In January 2014 Haruko Obokata published two breakthrough articles in „Nature” in which she introduced a simple method of STAP (“stimulus-triggered acquisition of pluripotency”) [14,15]. Obokata revealed that „strong external stimuli such as a transient low-pH stressor reprogrammed mammalian somatic cells, resulting in the generation of pluripotent cells” [15]. However, soon after publication disturbing allegations emerged. It appeared that no other laboratory could reproduce this experiment. Eventually, genetic analysis showed that STAP cells were a regular embryonic stem cells taken from a freezer and relabelled

Haruko Obokata presenting her research results [16].

2006 Shinya Yamanaka discovers that mature cells can be reprogrammed to become pluripotent

Fritz Zernike (1888-1966) Construction of the first phase contrast microscope in 1941 [8]

Marvin Minsky (1927-2016) In 1957 creates a predecessor of today's widely used confocal laser scanning microscope

1940 Keilova, Cruikshank and Lowbury introduce antibiotics in tissue culture [8]

Alexis Carrel was undoubtedly the pioneer of tissue culture and its chief publicist. His practical contributions include among others the development of methods for collecting samples, describing techniques of cell cultures (such as passaging) and creating the specialized flasks in which cells could be maintained in sterilized conditions for a longer time. Regardless of this work, however, some of his achievements remain controversial. In 1912, Carrel established a culture from a chick embryo. Soon, he announced that cells can be cultured indefinitely [9]. In fact, he maintained the cultures for 34 years. The problem is, that no one else could obtain indefinite cell growth in vitro. In the mid-60s the dogma of cell immortality was finally overthrown [10]. So how was it possible for Carrel to keep his cultures for such a long period? The most probable explanation is that the culture was regularly contaminated with some fresh cells from incorrectly prepared embryo extract added to a medium. But is it really possible that the experienced A double arm Carrel flask with "12% liver" Nobel Prize Winner unintentionally committed such negligence? penciled on its sandblasted spot. [11]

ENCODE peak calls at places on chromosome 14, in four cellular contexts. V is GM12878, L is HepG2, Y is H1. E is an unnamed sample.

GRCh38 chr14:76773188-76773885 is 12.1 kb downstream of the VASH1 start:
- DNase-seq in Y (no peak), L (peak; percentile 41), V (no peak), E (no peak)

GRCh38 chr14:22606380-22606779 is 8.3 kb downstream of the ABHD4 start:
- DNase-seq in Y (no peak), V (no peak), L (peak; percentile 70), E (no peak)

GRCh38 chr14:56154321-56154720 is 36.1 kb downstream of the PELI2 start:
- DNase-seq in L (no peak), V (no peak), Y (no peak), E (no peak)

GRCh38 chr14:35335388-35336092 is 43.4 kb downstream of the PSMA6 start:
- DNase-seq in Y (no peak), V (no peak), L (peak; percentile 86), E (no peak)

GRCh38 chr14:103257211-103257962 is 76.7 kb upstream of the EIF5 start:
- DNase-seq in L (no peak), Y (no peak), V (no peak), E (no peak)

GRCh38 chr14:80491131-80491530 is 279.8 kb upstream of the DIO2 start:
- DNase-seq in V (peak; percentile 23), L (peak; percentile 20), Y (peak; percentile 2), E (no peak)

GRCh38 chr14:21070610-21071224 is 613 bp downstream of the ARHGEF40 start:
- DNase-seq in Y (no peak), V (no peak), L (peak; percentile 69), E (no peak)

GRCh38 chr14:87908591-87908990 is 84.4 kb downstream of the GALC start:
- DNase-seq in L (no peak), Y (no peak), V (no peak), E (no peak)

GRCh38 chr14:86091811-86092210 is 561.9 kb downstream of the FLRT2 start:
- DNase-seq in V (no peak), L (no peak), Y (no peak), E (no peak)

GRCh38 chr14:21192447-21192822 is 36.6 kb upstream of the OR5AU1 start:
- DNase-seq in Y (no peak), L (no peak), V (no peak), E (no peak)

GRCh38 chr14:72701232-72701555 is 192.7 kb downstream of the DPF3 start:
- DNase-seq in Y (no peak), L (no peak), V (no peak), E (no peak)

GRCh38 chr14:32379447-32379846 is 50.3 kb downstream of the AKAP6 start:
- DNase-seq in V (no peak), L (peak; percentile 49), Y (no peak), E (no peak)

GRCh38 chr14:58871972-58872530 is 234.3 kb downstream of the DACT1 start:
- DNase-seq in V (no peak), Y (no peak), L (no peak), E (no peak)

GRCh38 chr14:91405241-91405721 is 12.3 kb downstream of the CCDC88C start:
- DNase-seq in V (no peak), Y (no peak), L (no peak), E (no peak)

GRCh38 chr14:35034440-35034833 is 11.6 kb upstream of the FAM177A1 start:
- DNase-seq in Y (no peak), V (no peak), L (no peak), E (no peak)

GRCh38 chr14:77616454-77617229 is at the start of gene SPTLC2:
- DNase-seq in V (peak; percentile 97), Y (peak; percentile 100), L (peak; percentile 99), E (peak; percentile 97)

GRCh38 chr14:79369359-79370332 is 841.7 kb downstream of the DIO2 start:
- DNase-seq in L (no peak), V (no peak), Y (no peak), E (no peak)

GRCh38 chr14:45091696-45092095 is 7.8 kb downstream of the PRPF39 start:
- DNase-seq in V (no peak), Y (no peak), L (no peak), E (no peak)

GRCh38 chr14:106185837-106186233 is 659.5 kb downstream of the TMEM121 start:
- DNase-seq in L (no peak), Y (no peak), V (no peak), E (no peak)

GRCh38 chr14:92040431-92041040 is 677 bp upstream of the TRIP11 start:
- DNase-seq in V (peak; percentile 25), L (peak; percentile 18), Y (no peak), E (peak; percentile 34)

Hwang Woo-suk was a professor at Seoul National University. In 2004 he announced in „Science” the creation of the human embryonic stem cells by cloning. Soon after publication, he was accused of severe ethical violations using eggs from his graduate students and from the black market. Shortly after, it emerged that much of his stem cell research had been faked. In fact, none of his 11 “cloned” stem cells matched their supposed donors [16]. Teratomas formed by human SCNT ES cells in the testes of SCID mice at 12 weeks after injection. Neuroepithelial rosset (A), pigmented retinal epithelium (B), ostoid island showing bony differentiation (C), cartilage (D), and glandular epithelium with smooth muscle and connective tissues [17]